Yeah, most of the time 2 consumer level routers don't like to route between each other properly. Mostly cause they don't share the same subnet.

That's why I love enterprise routers, but only when work lets me borrow one. I have all Cisco gear at the house now.
 

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Quote:

Originally Posted by kneeki View Post
Aye, I know that the problem is because the two routers are doing their own things. However, I've not tried setting Router #2 up as an Access Point. Unfortunately, there is not a switch. Right now, I have a very lack luster network (we've just moved in to the building) and until the parts arrive for the servers/switch, this is all I've got. Thanks for the tips so far, I'm about to go try that AP idea

An AP should help the issue. Then it will serve up router #1's private subnet, so all computers will be on the same Vlan. That way the broadcasts will make it to all computers.
 

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Quote:

Originally Posted by kneeki View Post
Aye, I know that the problem is because the two routers are doing their own things. However, I've not tried setting Router #2 up as an Access Point. Unfortunately, there is not a switch. Right now, I have a very lack luster network (we've just moved in to the building) and until the parts arrive for the servers/switch, this is all I've got. Thanks for the tips so far, I'm about to go try that AP idea

What do you mean "there is not a switch"?

Just disable DCHP on "Router #2" to solve your problem.
 

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Discussion Starter #13
Well, I have DHCP disabled, which has worked just fine for other routers in the past. However, this one is a bit more advanced than what I'm used to using. Here is a copy paste of it's current settings:

Internet Port
MAC Address 00:26:F2:F4:34:E0
IP Address 10.1.10.100
DHCP Static IP
IP Subnet Mask 255.255.255.0
Domain Name Server 10.1.10.1

LAN Port
MAC Address 00:26:F2:F4:34
F
IP Address 192.168.1.1
DHCP Off
IP Subnet Mask 255.255.255.0

Disabled DHCP on the Lan, and plugged the the cable into the Lan1 port, instead of WAN port. All internet connectivity drops on Router #2. Also, I tried setting the Lan address to: 10.1.10.101, but I get the error:

The IP address conflicts with the WAN Subnet, please enter a different IP address.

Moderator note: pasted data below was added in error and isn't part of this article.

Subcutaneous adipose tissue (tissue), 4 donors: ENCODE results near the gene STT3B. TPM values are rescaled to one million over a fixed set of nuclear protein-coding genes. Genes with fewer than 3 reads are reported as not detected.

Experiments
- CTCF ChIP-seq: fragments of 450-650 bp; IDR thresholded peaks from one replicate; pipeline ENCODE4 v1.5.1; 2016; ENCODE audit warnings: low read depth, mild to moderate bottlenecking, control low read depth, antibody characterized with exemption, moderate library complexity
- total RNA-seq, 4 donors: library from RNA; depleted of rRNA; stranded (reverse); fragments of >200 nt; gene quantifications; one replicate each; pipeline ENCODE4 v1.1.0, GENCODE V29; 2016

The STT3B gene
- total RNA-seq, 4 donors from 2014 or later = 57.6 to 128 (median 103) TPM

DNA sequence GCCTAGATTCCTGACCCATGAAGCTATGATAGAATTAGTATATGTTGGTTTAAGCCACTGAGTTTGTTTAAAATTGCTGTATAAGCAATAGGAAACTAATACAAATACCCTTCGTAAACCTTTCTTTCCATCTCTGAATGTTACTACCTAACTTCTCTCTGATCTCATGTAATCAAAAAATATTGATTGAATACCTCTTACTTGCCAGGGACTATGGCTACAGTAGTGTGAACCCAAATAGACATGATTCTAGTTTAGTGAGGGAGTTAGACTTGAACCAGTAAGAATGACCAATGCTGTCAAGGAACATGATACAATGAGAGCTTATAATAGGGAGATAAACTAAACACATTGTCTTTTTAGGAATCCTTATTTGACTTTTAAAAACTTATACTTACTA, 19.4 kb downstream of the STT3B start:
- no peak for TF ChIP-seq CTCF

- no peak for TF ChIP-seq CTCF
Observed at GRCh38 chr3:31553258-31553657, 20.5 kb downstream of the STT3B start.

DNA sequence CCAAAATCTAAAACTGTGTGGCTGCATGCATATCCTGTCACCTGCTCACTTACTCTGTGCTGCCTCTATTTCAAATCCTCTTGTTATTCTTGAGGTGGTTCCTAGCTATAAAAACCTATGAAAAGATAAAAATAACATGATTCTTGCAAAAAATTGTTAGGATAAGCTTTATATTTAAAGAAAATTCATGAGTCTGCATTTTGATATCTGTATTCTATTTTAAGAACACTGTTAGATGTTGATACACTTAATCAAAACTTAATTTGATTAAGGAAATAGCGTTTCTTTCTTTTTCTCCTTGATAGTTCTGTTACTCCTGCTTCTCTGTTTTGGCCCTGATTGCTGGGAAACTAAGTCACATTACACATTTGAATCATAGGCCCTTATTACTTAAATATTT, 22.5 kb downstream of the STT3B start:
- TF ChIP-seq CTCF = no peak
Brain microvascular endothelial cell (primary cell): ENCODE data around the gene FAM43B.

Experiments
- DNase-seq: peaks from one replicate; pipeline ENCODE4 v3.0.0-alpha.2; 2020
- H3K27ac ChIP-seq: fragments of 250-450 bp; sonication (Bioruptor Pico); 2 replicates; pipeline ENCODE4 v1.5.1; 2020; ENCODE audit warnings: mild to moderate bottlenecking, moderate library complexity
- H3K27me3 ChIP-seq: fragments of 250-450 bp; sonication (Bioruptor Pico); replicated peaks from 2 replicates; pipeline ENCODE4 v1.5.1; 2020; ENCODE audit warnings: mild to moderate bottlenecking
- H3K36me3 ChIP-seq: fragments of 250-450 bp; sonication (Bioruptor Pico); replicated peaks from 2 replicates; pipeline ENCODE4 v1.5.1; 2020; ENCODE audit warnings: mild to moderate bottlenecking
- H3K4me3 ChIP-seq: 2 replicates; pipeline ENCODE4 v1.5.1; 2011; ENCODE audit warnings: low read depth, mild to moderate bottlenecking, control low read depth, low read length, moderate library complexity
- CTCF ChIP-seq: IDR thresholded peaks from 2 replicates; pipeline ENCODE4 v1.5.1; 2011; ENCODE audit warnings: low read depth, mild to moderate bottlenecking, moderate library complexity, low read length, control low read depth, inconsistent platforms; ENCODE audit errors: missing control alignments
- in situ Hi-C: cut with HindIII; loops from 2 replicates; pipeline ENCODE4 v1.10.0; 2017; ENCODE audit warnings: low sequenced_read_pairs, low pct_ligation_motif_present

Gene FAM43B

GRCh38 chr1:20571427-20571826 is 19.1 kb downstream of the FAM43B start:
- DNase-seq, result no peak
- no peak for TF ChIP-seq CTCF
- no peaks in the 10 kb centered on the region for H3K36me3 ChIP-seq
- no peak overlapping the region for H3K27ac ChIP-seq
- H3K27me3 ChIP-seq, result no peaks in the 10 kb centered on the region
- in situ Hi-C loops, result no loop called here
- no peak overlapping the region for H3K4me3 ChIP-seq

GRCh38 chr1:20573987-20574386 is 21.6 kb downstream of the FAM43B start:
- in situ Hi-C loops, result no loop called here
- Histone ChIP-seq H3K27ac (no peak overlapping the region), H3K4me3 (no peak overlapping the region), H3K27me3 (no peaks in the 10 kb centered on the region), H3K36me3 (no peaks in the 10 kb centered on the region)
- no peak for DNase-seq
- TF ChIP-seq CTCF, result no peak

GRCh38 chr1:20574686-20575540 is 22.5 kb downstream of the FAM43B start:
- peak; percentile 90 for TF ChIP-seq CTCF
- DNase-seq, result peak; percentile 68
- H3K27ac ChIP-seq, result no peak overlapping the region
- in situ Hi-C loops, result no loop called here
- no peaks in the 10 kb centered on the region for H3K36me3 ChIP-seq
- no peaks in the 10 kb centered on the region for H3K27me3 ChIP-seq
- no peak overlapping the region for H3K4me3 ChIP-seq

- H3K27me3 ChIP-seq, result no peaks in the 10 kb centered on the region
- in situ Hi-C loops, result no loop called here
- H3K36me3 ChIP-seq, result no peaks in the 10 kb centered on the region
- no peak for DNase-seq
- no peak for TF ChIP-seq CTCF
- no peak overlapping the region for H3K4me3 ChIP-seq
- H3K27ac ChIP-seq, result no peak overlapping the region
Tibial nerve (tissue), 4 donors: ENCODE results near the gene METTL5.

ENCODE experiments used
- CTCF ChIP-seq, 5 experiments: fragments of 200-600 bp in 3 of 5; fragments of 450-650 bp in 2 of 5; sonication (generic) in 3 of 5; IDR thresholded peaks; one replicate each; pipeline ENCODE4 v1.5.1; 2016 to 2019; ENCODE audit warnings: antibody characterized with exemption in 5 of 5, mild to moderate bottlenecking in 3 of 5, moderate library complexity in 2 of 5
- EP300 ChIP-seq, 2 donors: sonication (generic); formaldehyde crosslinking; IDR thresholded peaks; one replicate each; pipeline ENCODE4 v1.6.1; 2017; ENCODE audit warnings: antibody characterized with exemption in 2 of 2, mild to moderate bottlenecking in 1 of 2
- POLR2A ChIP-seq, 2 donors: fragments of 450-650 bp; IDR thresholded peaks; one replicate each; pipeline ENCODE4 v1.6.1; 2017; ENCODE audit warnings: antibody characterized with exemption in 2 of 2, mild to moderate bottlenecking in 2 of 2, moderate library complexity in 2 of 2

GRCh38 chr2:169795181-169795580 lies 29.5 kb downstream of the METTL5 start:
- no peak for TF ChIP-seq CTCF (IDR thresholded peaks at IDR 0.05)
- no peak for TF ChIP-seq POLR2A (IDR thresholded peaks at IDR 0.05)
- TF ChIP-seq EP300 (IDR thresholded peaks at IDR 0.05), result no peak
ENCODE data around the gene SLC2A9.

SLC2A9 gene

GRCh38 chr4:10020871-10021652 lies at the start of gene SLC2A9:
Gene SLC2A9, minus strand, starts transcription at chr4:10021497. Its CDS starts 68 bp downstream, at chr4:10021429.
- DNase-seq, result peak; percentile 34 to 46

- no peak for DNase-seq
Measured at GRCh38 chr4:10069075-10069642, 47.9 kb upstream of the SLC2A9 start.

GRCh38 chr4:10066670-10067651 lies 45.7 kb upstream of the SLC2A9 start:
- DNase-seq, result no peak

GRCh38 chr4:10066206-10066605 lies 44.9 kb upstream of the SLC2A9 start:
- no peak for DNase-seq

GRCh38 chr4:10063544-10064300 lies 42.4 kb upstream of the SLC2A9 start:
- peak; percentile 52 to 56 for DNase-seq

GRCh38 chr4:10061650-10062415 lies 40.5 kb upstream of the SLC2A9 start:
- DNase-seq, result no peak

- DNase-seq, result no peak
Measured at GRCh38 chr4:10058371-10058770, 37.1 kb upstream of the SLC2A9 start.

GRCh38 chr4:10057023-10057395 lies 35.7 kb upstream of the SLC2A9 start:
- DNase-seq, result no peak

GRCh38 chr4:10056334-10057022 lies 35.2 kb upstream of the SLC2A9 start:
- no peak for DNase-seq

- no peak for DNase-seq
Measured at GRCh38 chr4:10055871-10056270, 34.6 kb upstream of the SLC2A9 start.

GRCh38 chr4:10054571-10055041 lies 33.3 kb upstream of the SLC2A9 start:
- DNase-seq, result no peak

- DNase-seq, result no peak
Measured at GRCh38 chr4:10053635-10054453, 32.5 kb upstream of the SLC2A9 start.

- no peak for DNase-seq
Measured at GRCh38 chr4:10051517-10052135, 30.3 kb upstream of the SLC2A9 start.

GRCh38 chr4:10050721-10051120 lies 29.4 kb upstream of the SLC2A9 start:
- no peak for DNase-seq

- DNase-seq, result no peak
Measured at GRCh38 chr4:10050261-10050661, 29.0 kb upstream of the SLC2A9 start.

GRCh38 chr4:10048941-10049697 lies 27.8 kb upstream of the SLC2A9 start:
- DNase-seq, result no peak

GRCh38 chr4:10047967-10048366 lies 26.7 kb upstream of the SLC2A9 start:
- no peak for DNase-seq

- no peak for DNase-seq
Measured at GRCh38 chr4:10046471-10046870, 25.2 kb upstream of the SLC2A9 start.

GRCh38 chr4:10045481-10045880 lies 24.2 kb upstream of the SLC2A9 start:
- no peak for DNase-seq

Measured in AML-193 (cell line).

LL
 

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Your Router #1 isn't connected to the modem?

Quote:
IP Address 10.1.10.100

Take it step by step...
Disconnect router #2 completely.
Plug only router #1 into modem.
Reset modem.
Have router #1 refresh IP.
Make sure DHCP is disabled on router #2.
Connect a Router #1 LAN port to a router #2 LAN port.
Wirelessly connect to router #2.
Check if router #1 sees the laptop now.
 

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Router #1 should be pulling an address from the Modem, ie 72.130.100.232. Something to that extent. That will be the IP on router #1 Wan port.

Router #1 will serve up a network of 192.168.1.254 255.255.255.0. It's management address will be 192.168.1.1.

Router #2 should be connected to router #1 via Lan port #1. Some routers will allow you to use the Wan port on the AP side. Router #2 should have DHCP disabled, basically it is a gateway/AP. Router #2 should have a management IP of 192.168.1.2, so that it doesn't conflict with router #1's management IP.

Router #2 shouldn't be serving up it's own DHCP, and it should send it's DNS requests to 192.168.1.1 (Router #1 - The real router)

Sometimes, routers will just refuse to talk to each other. I have had a few that even in AP mode, they just wouldn't pass the information correctly.
 

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Quote:

Originally Posted by kneeki View Post
PHEW! Looks like you were right Ducky! Just a reboot of Router #2 fixed the issue.

Awesomeness.

I believe Duckie I'm going to throw Duckie a Rep!

Now to run! It's the wifes birthday!

Edit/ Can't give Duckie a Rep. Is it a Mod thing?
 

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There is a rep button for mods... but only the 1337 know where to find it.